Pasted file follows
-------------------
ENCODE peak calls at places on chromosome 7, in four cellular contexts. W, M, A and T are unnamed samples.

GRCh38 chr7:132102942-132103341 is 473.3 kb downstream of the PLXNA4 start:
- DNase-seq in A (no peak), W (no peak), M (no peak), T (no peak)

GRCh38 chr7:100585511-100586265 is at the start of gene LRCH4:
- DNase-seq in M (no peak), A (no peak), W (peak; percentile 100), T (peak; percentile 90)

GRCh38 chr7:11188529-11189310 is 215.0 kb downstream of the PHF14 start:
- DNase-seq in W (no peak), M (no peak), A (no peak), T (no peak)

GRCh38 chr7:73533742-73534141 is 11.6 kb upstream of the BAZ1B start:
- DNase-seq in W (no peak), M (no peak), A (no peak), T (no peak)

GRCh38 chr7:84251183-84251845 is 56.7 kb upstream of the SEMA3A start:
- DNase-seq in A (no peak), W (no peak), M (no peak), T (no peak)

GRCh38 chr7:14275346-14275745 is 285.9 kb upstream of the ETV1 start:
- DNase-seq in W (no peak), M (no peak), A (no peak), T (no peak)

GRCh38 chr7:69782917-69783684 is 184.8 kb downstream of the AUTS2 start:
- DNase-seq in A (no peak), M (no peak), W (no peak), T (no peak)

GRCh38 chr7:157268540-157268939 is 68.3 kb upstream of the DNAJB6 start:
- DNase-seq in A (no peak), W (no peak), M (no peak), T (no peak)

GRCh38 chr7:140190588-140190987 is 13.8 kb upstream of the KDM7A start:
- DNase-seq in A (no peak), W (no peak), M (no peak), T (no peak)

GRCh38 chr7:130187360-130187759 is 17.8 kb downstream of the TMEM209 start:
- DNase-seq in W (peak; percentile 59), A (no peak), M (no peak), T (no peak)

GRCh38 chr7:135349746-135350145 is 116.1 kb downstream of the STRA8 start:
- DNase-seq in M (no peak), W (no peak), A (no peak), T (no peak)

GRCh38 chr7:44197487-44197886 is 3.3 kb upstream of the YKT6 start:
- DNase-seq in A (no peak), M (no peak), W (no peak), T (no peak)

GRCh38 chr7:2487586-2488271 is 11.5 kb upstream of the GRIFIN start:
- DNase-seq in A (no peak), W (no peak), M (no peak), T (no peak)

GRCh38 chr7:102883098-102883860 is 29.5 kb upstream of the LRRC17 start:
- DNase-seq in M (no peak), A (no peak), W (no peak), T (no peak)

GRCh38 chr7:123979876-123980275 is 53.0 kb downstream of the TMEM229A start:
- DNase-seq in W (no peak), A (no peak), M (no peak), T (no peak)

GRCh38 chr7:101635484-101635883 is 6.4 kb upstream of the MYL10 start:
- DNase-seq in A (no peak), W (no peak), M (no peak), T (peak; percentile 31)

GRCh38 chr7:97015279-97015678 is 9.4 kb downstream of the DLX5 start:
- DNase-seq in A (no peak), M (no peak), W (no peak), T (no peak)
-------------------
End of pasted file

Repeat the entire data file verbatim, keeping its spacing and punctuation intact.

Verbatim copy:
ENCODE peak calls at places on chromosome 7, in four cellular contexts. W, M, A and T are unnamed samples.

GRCh38 chr7:132102942-132103341 is 473.3 kb downstream of the PLXNA4 start:
- DNase-seq in A (no peak), W (no peak), M (no peak), T (no peak)

GRCh38 chr7:100585511-100586265 is at the start of gene LRCH4:
- DNase-seq in M (no peak), A (no peak), W (peak; percentile 100), T (peak; percentile 90)

GRCh38 chr7:11188529-11189310 is 215.0 kb downstream of the PHF14 start:
- DNase-seq in W (no peak), M (no peak), A (no peak), T (no peak)

GRCh38 chr7:73533742-73534141 is 11.6 kb upstream of the BAZ1B start:
- DNase-seq in W (no peak), M (no peak), A (no peak), T (no peak)

GRCh38 chr7:84251183-84251845 is 56.7 kb upstream of the SEMA3A start:
- DNase-seq in A (no peak), W (no peak), M (no peak), T (no peak)

GRCh38 chr7:14275346-14275745 is 285.9 kb upstream of the ETV1 start:
- DNase-seq in W (no peak), M (no peak), A (no peak), T (no peak)

GRCh38 chr7:69782917-69783684 is 184.8 kb downstream of the AUTS2 start:
- DNase-seq in A (no peak), M (no peak), W (no peak), T (no peak)

GRCh38 chr7:157268540-157268939 is 68.3 kb upstream of the DNAJB6 start:
- DNase-seq in A (no peak), W (no peak), M (no peak), T (no peak)

GRCh38 chr7:140190588-140190987 is 13.8 kb upstream of the KDM7A start:
- DNase-seq in A (no peak), W (no peak), M (no peak), T (no peak)

GRCh38 chr7:130187360-130187759 is 17.8 kb downstream of the TMEM209 start:
- DNase-seq in W (peak; percentile 59), A (no peak), M (no peak), T (no peak)

GRCh38 chr7:135349746-135350145 is 116.1 kb downstream of the STRA8 start:
- DNase-seq in M (no peak), W (no peak), A (no peak), T (no peak)

GRCh38 chr7:44197487-44197886 is 3.3 kb upstream of the YKT6 start:
- DNase-seq in A (no peak), M (no peak), W (no peak), T (no peak)

GRCh38 chr7:2487586-2488271 is 11.5 kb upstream of the GRIFIN start:
- DNase-seq in A (no peak), W (no peak), M (no peak), T (no peak)

GRCh38 chr7:102883098-102883860 is 29.5 kb upstream of the LRRC17 start:
- DNase-seq in M (no peak), A (no peak), W (no peak), T (no peak)

GRCh38 chr7:123979876-123980275 is 53.0 kb downstream of the TMEM229A start:
- DNase-seq in W (no peak), A (no peak), M (no peak), T (no peak)

GRCh38 chr7:101635484-101635883 is 6.4 kb upstream of the MYL10 start:
- DNase-seq in A (no peak), W (no peak), M (no peak), T (peak; percentile 31)

GRCh38 chr7:97015279-97015678 is 9.4 kb downstream of the DLX5 start:
- DNase-seq in A (no peak), M (no peak), W (no peak), T (no peak)